Howdy folks. This is the first of July 2017 bopping fornight’s favorites. And this will be a special issue, focusing on Rockabilly and/or Hillbilly Rock records of high value. If you’re lucky owning them, it’s good. On the other hand, if you have only a portion, or lacking one particular item, start hunting ! Estimated values are going from Barry K. John collector guide (BJK), and Tom Lincoln/Dick Blackurn reference book « Guide to rare Rockabilly and Rock’n’roll 45rpms » (TL/DB).
Let’s begin with the Alabama Reed 400b label, « Coal miner’s blues » by GENE COLE. It’s a great mid-tempo opus, a Country rocker with good guitar and fine voice, valued $ 200-250 (BJK), or even the more confortable tag of 800-1000 (TL/DB).
Next is very short : 1 minute 37, but full of energy. JERRY PITTS & the Rhythm Makers do on the J.P.R.M. label (obviously initials of them all) the fine up-tempo « Keep ole central rolling » from Dawson, MS. Uncommon maraccas. This record go for $ 40-50 (BJK) or even 75-100 (TL/DB).
FRED NETHERTON appears on two discs. First a great version of Carl Perkins’ « Matchbox » on California label Rural Rhythm EP 540, from 1961, backed by the Wildwood Playboys: piano and guitar solos. Valued at $ 300-400 (TL/DB). Then as fronting man for the Wildwood Trio on Dixie 1 (unknown serie) from Illinois, says Barry K. John. « The wildwood rock » with a very nasal voice, a great rockabilly guitar, a really stomping thing, It’s valued between $ 300 and 400 by B.J K.., and 600-700 by TL/DB.
Next entry is the exception. SUNSHINE SUE had this Astra issue (probably Richmond, Va.) circa 1948-49. « Barn dance boogie » (# 1215) with the first ever recording of ‘Cousin’ Joe Maphis. Fast romper, an accordion solo, and that agile guitar throughout.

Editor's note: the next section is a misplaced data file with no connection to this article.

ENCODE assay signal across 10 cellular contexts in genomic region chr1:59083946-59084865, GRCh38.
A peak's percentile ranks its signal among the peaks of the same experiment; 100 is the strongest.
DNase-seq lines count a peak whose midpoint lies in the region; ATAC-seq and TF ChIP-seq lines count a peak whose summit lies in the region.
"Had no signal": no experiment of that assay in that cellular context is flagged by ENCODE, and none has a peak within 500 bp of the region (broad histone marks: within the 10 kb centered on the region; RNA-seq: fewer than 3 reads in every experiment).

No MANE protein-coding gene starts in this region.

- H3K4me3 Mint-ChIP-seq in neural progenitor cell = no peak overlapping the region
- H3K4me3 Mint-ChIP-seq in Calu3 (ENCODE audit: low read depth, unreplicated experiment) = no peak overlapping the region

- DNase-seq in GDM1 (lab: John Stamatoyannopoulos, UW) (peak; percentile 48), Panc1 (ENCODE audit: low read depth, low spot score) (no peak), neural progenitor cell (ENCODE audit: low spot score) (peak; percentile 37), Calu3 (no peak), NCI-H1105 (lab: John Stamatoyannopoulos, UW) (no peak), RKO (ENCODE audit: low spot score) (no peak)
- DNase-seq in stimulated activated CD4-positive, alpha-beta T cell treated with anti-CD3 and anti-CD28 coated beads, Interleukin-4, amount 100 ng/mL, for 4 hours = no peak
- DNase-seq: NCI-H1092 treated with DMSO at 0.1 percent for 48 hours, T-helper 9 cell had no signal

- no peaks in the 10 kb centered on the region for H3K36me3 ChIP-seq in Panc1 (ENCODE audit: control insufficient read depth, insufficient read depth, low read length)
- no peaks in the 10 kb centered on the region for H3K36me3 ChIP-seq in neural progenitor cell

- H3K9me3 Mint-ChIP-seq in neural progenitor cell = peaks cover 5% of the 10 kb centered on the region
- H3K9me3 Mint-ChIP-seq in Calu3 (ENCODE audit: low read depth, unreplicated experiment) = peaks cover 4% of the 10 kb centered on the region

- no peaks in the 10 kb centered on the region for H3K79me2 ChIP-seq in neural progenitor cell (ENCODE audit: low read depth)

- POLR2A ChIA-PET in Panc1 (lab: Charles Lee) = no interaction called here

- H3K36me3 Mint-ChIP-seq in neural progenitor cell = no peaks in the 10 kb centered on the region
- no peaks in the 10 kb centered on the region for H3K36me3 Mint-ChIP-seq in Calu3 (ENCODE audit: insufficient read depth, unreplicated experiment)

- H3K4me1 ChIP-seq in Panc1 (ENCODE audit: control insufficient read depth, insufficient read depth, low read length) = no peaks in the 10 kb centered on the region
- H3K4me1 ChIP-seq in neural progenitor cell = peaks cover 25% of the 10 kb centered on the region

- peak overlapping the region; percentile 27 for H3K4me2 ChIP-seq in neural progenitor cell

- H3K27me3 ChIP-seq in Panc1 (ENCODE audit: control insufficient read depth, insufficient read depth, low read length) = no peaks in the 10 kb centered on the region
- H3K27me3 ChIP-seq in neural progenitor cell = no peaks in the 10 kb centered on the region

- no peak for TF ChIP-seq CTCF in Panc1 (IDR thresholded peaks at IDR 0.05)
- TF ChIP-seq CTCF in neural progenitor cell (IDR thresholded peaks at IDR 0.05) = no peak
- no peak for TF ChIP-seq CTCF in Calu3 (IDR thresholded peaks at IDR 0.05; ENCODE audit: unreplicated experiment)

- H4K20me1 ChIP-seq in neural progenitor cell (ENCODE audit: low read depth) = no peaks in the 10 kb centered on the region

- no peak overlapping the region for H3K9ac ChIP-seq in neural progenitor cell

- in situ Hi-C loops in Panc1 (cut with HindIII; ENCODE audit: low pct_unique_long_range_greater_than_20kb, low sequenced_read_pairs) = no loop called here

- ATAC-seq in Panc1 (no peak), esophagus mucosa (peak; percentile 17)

Finally two discs by SLIM DORTCH from Tennessee. The very great « Big boy rock » on Eugenia 1001 from 1961 : $ 600-800 (BJK). His second is very tame in comparison, « Sixteen miles » is a honest little rocker without any more appeal.
First of all, my best, warmest wishes to you all, my friends all over the world. January is a a traditional time for taking stock of things in anyone’s life. Having launched this blogsite early February 2009, I am proud and glad to have attracted more than 43.000 visitors. More than often, someone clicks on the banner then walks away. No matter. More often, friends do take some more time to dig deeper into the site, find something to read, or listen to, or download. Then some send comments, ask for more information, I am only pleased to give in return anytime I can. This is the fabulous world community that Internet permits. This way I got in touch with long-forgotten artists’ siblings, who were amazed discovering that their grand-father or grand-uncle was known elsewhere in the world; sometimes they didn’t even had listened to any music by him, having only heard he had made one or two records during the Fifties! Be sure, friends, I will keep up the good work, and maintain the tenuous link between ’50’s Country music lovers all around the world. God bless Bopping music!
On to this fortnight’s favorites’ selection. From I-don’t-know-where, we begin with STEVE LA RUE (with Spoke Little and Bros.) on the Harmad (# 101) label, for this 1954 declaration about women’s false feelings – the subject is not new! “Money In Your Eyes“, a fine opening uptempo tune.
From Madison, Tennessee, the homestate of Rockabilly, comes now RABON SANDERS on the Logan label (# 3113). I don’t know if the guy made any other record, but this one is unique. A real blast of savagery. Fine guitar solo. Hear “You Tore My Playhouse Down“! It must come from late ’56 or early ’57, and does reminds me of Meteor sides, Jess Hooper for example, but more wilder.
Another Rockabilly, with a folk zest, is “The Sun Would Never Shine” by a BROWNIE JOHNSON, about whom I don’t know anything except his music on the Tennessee Lynn 101 label. Very fine guitar solo.
From Shreveport, La. on the small but very interesting RAM label (someday I will tell you its story. Just to tickle your appetite, remember The Lonesome Drifter?), we have now LARRY BAMBERG & his Louisiana Drifters for the nice shuffling “Cheating On Me” (# 104). Good piano solo. 1957
Then way up North, in the Wisconsin state, for the WESTERN PLAYBOYS (vocal Kenny Murphy): “Honkey-Tonkin’” evokes the HT way-of-life in a fast pace. 1955. Raynard 1052 label.
On the East coast, from Ruthersford, NJ. HAROLD BAILEY and the Country Drifters, with a great late ’50s double-sider. Yes, for early January, there is a little hidden gift, a 7th selection! Bailey informs us of his decision of “I’m Gonna’ Leave“, and the sad note that “I’m A Fool” on the Gira label (029/030). Lot of echo, fiddle and steel. One of my ever-faves!